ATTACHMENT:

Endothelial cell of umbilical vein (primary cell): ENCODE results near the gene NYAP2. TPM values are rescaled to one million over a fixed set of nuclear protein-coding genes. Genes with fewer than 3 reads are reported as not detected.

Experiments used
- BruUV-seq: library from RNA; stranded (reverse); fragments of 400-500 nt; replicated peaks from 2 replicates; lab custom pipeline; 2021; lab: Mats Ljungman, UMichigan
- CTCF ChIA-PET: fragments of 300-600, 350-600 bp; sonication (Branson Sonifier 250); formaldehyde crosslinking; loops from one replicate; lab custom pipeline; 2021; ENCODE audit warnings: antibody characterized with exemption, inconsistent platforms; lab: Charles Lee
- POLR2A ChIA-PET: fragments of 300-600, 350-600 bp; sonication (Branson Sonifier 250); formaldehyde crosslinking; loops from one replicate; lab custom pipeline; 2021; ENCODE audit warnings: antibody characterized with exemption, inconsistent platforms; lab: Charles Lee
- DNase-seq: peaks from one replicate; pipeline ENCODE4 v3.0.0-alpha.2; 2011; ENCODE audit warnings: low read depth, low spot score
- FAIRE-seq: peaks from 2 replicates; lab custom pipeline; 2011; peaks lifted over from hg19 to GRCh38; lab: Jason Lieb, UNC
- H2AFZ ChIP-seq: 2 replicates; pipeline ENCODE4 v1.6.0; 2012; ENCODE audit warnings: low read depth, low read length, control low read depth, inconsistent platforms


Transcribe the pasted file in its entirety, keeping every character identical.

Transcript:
Endothelial cell of umbilical vein (primary cell): ENCODE results near the gene NYAP2. TPM values are rescaled to one million over a fixed set of nuclear protein-coding genes. Genes with fewer than 3 reads are reported as not detected.

Experiments used
- BruUV-seq: library from RNA; stranded (reverse); fragments of 400-500 nt; replicated peaks from 2 replicates; lab custom pipeline; 2021; lab: Mats Ljungman, UMichigan
- CTCF ChIA-PET: fragments of 300-600, 350-600 bp; sonication (Branson Sonifier 250); formaldehyde crosslinking; loops from one replicate; lab custom pipeline; 2021; ENCODE audit warnings: antibody characterized with exemption, inconsistent platforms; lab: Charles Lee
- POLR2A ChIA-PET: fragments of 300-600, 350-600 bp; sonication (Branson Sonifier 250); formaldehyde crosslinking; loops from one replicate; lab custom pipeline; 2021; ENCODE audit warnings: antibody characterized with exemption, inconsistent platforms; lab: Charles Lee
- DNase-seq: peaks from one replicate; pipeline ENCODE4 v3.0.0-alpha.2; 2011; ENCODE audit warnings: low read depth, low spot score
- FAIRE-seq: peaks from 2 replicates; lab custom pipeline; 2011; peaks lifted over from hg19 to GRCh38; lab: Jason Lieb, UNC
- H2AFZ ChIP-seq: 2 replicates; pipeline ENCODE4 v1.6.0; 2012; ENCODE audit warnings: low read depth, low read length, control low read depth, inconsistent platforms